Continuing with John Guy’s recent review of Jonathan Bate’s Soul of England, there are several other key points that Guy reports Bate making, all of which can be viewed with a critical eye from the point of view of the authorship debate (or … at least among those who are following the debate closely).

First, we learn that “Shakespeare had access to a Geneva Bible” when writing parts of MSD. This salient point immediately brings to mind Oxfordian Dr. Roger Stritmatter’s 2001 doctoral dissertation on Edward de Vere’s Geneva Bible and Shakespeare. Oxfordians know all about Shakespeare’s having had “access” to a Geneva Bible. In fact, he bought one at age 20 and we still have the receipt! Bate undoubtedly —IMHO— knows this too.

Another point of interest is Bate citing Touchstone’ line in AYLI, “The truest poetry is the most feigning.” This is of interest to this writer, since I have cited the line myself in a presentation at Concordia University last spring, but not in the sense that Bate uses. As Guy writes, Bate has Shakespeare [as a student of the ancients} an expert in the art of “moulding” language like wax, and thus “moving” an audience by “silver tounges.” Or [using Guy’s words, citing Bate], “As Quintilian, the prince or orators, had explained, rhetoric ‘is an art which relies on moving the emotions by saying that which is false.’ Or as Touchstone puts in in As You Like It, ‘The truest poetry is the most feigning.'” Well, just a moment. Touchstone’s line seems to say pretty directly that “feigning poetry” ultimately *leads to truth* ; emotion may reveal truth, but the more important point here is the truth, not the emotion.

Look at Shakespeare contemporary, Philip Sidney, explaining it in his Defense of Poesy (1595):

For, that a feigned example hath as much force to teach as a true example (for as for to move, it is clear, since the feigned may be tuned to the highest key of passion) …

And do they not know, that a tragedy is tied to the laws of poesy, and not of history; not bound to follow the story, but having liberty either to feign a quite new matter, or to frame the history to the most tragical convenience? …

But even in the most excellent determination of goodness, what philosopher’s counsel can so readily direct a prince as the feigned Cyrus in Xenophon?  Or a virtuous man in all fortunes, as AEneas in Virgil?  Or a whole commonwealth, as the way of Sir Thomas More’s Utopia?  I say the way, because where Sir Thomas More erred, it was the fault of the man, and not of the poet; for that way of patterning a commonwealth was most absolute, though he, perchance, hath not so absolutely performed it.  For the question is, whether the feigned image of poetry, or the regular instruction of philosophy, hath the more force in teaching.  Wherein, if the philosophers have more rightly showed themselves philosophers, than the poets have attained to the high top of their profession, (as in truth, it is, I say again, not the fault of the art, but that by few men that art can be accomplished.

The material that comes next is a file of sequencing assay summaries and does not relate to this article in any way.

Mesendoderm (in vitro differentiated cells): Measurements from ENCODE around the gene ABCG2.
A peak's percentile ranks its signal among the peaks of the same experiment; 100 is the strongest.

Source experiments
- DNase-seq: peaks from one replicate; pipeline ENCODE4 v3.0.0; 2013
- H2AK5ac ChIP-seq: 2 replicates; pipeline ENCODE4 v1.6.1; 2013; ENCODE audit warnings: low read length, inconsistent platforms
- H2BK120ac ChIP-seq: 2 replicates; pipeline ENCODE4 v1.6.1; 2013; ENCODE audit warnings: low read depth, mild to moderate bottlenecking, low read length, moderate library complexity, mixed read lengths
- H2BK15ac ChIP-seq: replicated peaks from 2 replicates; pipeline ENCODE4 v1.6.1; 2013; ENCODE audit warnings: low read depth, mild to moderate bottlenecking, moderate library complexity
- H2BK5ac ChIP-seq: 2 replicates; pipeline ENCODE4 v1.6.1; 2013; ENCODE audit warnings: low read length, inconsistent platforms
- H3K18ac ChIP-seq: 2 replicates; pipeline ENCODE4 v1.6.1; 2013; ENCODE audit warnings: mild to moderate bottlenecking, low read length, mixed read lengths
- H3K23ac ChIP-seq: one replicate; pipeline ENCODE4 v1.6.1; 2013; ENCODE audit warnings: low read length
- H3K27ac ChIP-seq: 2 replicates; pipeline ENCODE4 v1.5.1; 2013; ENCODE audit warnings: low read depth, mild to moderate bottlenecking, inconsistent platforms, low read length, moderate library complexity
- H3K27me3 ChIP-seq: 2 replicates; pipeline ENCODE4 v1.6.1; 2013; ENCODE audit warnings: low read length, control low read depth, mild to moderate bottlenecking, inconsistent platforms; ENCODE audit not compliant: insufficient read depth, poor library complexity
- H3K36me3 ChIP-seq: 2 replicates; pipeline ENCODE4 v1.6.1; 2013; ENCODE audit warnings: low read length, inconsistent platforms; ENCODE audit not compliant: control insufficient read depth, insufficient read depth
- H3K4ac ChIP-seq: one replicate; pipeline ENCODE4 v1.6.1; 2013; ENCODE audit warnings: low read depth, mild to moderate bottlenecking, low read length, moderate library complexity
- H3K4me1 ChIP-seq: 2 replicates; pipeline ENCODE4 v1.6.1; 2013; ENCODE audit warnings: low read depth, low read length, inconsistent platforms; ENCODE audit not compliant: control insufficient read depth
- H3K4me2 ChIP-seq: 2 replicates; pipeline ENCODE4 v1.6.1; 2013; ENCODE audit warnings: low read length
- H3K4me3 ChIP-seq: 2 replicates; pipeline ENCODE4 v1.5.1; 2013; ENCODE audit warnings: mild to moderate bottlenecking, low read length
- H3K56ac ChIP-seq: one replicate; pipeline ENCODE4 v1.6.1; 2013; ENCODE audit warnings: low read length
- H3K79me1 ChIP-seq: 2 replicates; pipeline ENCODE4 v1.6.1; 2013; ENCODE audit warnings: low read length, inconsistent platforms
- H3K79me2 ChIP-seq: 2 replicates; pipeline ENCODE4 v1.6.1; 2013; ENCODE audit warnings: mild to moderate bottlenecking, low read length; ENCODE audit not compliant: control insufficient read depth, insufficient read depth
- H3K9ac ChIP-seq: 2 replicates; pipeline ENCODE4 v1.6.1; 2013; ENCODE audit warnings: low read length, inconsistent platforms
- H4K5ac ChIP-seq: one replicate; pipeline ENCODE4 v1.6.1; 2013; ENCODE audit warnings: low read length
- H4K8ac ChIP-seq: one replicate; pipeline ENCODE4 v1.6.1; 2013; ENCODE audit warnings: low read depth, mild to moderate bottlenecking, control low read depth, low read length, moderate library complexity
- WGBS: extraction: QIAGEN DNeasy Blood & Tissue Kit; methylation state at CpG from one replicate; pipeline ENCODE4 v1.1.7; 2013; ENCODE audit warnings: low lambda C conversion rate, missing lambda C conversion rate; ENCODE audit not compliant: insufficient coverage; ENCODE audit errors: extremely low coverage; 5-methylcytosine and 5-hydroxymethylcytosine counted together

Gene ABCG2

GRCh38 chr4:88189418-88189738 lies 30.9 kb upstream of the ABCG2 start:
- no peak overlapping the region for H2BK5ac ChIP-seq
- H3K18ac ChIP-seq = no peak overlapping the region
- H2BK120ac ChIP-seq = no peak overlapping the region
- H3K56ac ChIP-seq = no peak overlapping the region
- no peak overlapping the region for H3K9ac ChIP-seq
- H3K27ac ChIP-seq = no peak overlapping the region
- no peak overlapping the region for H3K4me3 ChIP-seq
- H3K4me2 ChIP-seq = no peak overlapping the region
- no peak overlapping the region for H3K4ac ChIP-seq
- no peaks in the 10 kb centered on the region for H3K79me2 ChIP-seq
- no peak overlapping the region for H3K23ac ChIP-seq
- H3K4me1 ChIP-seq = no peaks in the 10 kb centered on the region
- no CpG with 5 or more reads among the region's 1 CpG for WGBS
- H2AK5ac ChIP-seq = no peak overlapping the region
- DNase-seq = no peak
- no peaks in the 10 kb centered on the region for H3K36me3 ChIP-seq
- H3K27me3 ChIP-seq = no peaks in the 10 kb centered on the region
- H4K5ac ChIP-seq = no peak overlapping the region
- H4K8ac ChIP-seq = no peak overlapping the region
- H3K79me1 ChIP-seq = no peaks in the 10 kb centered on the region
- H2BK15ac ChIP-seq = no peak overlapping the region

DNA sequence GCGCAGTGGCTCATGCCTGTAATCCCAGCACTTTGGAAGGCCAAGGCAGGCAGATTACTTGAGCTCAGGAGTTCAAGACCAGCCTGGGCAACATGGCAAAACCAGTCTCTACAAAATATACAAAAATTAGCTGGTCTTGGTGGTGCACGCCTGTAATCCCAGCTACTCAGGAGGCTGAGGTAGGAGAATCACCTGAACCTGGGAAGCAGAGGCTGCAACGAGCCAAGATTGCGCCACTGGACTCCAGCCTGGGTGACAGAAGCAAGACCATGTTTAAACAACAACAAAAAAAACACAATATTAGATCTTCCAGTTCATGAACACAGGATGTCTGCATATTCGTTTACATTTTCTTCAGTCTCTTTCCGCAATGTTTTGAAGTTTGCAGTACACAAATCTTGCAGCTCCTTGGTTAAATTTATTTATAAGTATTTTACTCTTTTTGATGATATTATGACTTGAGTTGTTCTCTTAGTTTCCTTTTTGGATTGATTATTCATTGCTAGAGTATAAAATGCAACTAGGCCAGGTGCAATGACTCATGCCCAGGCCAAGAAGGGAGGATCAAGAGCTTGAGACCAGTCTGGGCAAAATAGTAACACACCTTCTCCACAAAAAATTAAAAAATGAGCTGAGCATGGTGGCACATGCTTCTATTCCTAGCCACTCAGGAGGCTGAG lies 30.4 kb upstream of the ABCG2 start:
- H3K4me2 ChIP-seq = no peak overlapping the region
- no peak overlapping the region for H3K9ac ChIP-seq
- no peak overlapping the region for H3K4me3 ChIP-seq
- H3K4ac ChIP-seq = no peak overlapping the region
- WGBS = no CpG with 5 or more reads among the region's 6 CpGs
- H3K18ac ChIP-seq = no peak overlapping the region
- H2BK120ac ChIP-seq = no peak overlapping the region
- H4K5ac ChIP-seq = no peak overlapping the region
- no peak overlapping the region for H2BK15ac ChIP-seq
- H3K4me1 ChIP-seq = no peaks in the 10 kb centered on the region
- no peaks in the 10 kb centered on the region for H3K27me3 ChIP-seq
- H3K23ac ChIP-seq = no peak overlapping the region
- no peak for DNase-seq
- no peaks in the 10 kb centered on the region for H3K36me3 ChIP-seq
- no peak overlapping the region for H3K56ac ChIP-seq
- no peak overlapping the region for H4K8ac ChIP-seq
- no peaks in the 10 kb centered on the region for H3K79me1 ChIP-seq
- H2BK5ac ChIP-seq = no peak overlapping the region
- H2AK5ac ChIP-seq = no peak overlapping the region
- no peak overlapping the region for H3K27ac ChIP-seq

The emphasis is on the importance of using feigning to teach, and what else should the poet be trying to teach than the “truth” (or at least the “truth” as the poet sees it). And note also who Sidney describes as a likely recipient of this poetic teaching …the prince.

Throughout the history of the authorship debate it is little moments like this that are most revealing. Stratfordians and Shakespeare lovers of all sorts always ask, “What does the authorship matter? We have the plays.” Little thought is ever given to how —even in a comedy such as AYLI— there is an ENOMOROUS difference in how the play can be read and understood based upon the truth of who authored it and why he authored it. For anyone interested in how the Oxfordian reading of Touchstone in AYLI is vastly different (and much more revealing) than any traditional reading, check out this article by Oxfordian Alex McNeil on the Shakespeare Fellowship website.

And speaking of poetry that has “liberty either to feign a quite new matter, or to frame the history to the most tragical convenience” we now come to what Bate has to say about Shakespeare, Richard II, and the Essex Rebellion, a topic which is merely one of the most significant (in this writer’s opinion) in all of Shakespeare studies, no matter which side you’re on in the authorship debate.

I will post more on this in the coming days. Meanwhile, readers should check out Oxfordian Hank Whittemore’s blog where his analysis of the Sonnets is all about Shakespeare and the Essex Rebellion. His most recent post today puts Bate’s ahistorical “deep England”  to shame. How Bate handles Shakespeare’s involvement (or, as he would put it,
non-involvement) in the Essex Rebellion is significant in understanding why the authorship debate matters, and why getting the right author matters. Without having the right author in place Shakespeare can never be fully understood.